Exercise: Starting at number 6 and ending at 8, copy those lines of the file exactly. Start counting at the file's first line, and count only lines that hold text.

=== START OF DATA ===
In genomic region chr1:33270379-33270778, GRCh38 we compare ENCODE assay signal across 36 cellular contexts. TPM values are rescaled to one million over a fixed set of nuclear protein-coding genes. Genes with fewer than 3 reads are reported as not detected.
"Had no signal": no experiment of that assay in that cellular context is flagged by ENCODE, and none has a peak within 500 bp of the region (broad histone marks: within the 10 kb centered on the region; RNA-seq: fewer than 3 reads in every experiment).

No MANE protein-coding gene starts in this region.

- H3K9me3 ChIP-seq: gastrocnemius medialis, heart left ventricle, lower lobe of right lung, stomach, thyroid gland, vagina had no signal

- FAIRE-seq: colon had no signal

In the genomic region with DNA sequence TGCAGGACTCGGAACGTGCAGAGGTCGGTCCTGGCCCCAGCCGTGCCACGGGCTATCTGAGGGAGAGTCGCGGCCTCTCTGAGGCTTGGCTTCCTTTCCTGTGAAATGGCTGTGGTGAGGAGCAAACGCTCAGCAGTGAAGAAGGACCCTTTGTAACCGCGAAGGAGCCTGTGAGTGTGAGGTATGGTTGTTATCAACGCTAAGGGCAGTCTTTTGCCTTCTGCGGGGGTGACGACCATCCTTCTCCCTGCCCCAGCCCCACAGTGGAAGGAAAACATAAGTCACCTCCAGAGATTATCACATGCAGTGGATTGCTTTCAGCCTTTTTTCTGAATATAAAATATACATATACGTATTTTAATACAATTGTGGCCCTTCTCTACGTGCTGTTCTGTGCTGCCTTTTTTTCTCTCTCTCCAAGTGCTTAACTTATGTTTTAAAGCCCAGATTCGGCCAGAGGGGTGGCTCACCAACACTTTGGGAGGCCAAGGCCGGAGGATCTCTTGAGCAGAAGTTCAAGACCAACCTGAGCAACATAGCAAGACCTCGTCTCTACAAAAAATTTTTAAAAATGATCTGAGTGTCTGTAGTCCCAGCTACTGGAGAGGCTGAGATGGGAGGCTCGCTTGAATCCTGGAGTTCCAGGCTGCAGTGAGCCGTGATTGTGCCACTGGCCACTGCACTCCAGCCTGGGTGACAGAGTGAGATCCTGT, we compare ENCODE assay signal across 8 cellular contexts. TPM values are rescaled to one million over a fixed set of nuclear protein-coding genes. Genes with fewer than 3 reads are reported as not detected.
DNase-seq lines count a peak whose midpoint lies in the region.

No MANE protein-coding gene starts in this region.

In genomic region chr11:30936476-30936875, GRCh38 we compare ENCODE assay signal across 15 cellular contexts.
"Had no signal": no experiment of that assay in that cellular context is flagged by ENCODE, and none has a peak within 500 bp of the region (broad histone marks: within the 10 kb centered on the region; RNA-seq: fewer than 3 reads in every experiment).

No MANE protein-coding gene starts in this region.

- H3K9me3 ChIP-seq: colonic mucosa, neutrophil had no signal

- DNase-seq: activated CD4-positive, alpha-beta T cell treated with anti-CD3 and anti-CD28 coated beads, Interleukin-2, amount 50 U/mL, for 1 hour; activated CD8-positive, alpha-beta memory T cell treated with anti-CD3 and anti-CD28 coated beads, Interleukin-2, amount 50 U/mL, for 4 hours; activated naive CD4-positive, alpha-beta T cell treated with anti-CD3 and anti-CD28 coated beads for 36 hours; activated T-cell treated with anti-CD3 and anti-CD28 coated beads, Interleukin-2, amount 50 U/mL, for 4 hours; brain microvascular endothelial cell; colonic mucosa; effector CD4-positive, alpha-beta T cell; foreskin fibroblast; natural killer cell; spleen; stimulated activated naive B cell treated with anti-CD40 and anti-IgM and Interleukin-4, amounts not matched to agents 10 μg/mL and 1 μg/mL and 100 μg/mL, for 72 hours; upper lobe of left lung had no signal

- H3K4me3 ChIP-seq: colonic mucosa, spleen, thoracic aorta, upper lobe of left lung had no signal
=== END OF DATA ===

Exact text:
In the genomic region with DNA sequence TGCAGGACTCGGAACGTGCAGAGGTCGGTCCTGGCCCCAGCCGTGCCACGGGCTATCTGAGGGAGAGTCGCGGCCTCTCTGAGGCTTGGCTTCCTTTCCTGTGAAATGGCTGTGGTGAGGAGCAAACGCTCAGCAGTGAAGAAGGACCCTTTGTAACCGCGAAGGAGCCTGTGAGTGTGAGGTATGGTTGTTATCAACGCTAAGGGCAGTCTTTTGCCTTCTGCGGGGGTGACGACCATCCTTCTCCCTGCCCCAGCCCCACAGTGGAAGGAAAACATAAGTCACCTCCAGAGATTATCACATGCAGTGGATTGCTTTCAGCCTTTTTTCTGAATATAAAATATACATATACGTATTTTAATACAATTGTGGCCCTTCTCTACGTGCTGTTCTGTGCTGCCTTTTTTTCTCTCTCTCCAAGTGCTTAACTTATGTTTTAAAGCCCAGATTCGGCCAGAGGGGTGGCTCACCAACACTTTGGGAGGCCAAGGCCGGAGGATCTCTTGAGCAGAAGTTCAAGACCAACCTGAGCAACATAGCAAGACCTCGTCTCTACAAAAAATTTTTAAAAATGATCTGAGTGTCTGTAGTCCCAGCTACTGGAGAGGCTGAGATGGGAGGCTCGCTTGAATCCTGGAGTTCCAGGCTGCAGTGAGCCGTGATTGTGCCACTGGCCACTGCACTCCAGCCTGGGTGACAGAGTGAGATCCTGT, we compare ENCODE assay signal across 8 cellular contexts. TPM values are rescaled to one million over a fixed set of nuclear protein-coding genes. Genes with fewer than 3 reads are reported as not detected.
DNase-seq lines count a peak whose midpoint lies in the region.

No MANE protein-coding gene starts in this region.